March 31, 2017—For nearly a year, we covered the Longines FEI World Cup™ Jumping North American League qualifiers. From California to New York, and Canada to Mexico, we watched riders give their all for a shot at the big prize, as they sought to make the select list for the Longines FEI World Cup™ Jumping Final.
And finally, here we are, as many of the discipline’s top athletes, human and equine, have gathered from around the globe. In addition to the usual suspects, big names from the likes of the U.S., Ireland, France, Switzerland, Sweden, Germany and Spain, the showdown at the CenturyLink Center includes riders who are not as prominent, from more exotic countries—Estonia, Poland, Uruguay, Egypt and Hungary, among them. That’s the beauty of the Cup concept, bringing the show jumping world together.
I remember when McLain Ward won the qualifier at Toronto’s Royal Winter Fair last November. He was so relieved to move up in the standings because he got a late start after focusing on the Olympics, where he was part of the silver medal U.S. team.
McLain wants this title very much, as was evident in the way he approached last night’s competition—pulling out all the stops to top the field of 37 on the reliable HH Azur, a horse he treasures. After crossing the finish line, he stopped and looked up at the jumbotron to see his time, then patted Azur and gave a little wave after realizing he was in the lead.
Although McLain has two Olympic gold medals and that silver, they are team medals. He’d like a global individual championship. He’s come close to being able to hoist the Cup in victory several times in the past, but now he’s off to quite a start that he hopes will enable him to reach his goal. Though as he noted, there’s a lot of show jumping left to come. Tonight there is a timed first jump-off class, and after a rest on Saturday, Sunday’s tall order is two rounds of demanding courses.
The 21 to go in a field of 37, McLain had carefully planned his trip over a course laid out by master designer Alan Wade of Ireland.
“There weren’t a lot of options,” McLain pointed out, noting he used Azur’s big stride to his advantage. He produced a 59.27-second trip without dropping a rail, which would have added a 4-second penalty.
Henrik von Eckermann of Sweden nearly caught McLain, but finished second on Mary Lou (do you love that name? So 1956.) Timed in 59.58 seconds, his plan was to do seven strides between the second and third fences, the CWD vertical and an oxer/vertical double, but he went wide and wound up doing eight. That probably was the difference between going into tonight’s competition with 38 points, as McLain is doing, and 36 points, which is Henrik’s total. The point conversion is complicated, so just go with the numbers and don’t worry about how they’re calculated.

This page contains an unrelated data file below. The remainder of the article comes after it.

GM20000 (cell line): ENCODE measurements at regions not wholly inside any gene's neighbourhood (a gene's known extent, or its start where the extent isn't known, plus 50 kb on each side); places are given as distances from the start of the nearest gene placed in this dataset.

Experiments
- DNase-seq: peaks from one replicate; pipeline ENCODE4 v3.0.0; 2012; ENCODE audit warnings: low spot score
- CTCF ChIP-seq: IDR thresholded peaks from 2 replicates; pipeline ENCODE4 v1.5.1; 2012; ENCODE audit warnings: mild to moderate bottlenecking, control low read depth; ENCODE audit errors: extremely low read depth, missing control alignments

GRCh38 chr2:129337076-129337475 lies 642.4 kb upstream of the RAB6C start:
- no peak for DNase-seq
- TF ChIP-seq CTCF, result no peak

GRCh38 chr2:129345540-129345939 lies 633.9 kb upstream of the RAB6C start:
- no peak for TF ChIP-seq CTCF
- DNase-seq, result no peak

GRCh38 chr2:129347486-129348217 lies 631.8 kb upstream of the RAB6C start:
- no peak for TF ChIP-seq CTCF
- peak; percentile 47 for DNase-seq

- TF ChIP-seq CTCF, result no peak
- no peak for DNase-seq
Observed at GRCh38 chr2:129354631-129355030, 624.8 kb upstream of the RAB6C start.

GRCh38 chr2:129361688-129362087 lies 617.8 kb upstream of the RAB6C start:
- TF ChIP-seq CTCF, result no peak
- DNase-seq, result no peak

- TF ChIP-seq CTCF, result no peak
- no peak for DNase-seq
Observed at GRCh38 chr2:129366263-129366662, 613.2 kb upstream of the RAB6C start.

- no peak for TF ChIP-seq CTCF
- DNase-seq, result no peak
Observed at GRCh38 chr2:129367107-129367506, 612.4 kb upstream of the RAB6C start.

Swiss rider Steve Guerdat, who is going for his third straight World Cup title, has 35 points for a 60.06-second round on Bianca.
Interestingly, the top three horses all were 11-year-old mares. But Azur is by far the most experienced of the trio. And she’s taking winning in stride—she only reared once in the prize-giving ceremony.
“She’s an incredible animal,” said McLain, who has a way with mares. His late super-horse, Sapphire, was always a player in the finals. Listen to what McLain had to say about his prospects in Omaha by clicking on the right-pointing arrow to watch his video.
McLain was the good news for the U.S., but it appears he will be the lone ranger for the American effort. Those who aren’t in the top 10 after the first class generally aren’t in contention for top honors, and the next-closest U.S. rider is Charlie Jacobs on Cassinja S in 14 place with 24 points, followed by Laura Kraut and Zeremonie in 15 with 23.
Todd Minikus, who did a great job winning the last qualifier in Ocala earlier this month to get his Omaha ticket, was out of contention early with Babalou. She uncharacteristically dropped a rail at the first fence, then toppled three others. Todd is in 32d place with six points, probably the biggest surprise of the class. Other U.S. riders are also out in the cold. Jamie Barge of California is one point ahead of Todd on Luebbo, while Jenni McAllister is the lowest-ranked of all the finishers on Legis Touch the Sun. Audrey Coulter slipped off Capital Colnardo to be eliminated, while Karl Cook retired with Tembla after problems at 6 and 7B.
To see more about the Longines FEI World Cup™ Jumping Final, go to www.omahaworldcup2017.com.
Look for additional photos at www.facebook.com/practicalhorseman, where you can keep following the Cup action. I’ll be back with another postcard after Friday night’s competition.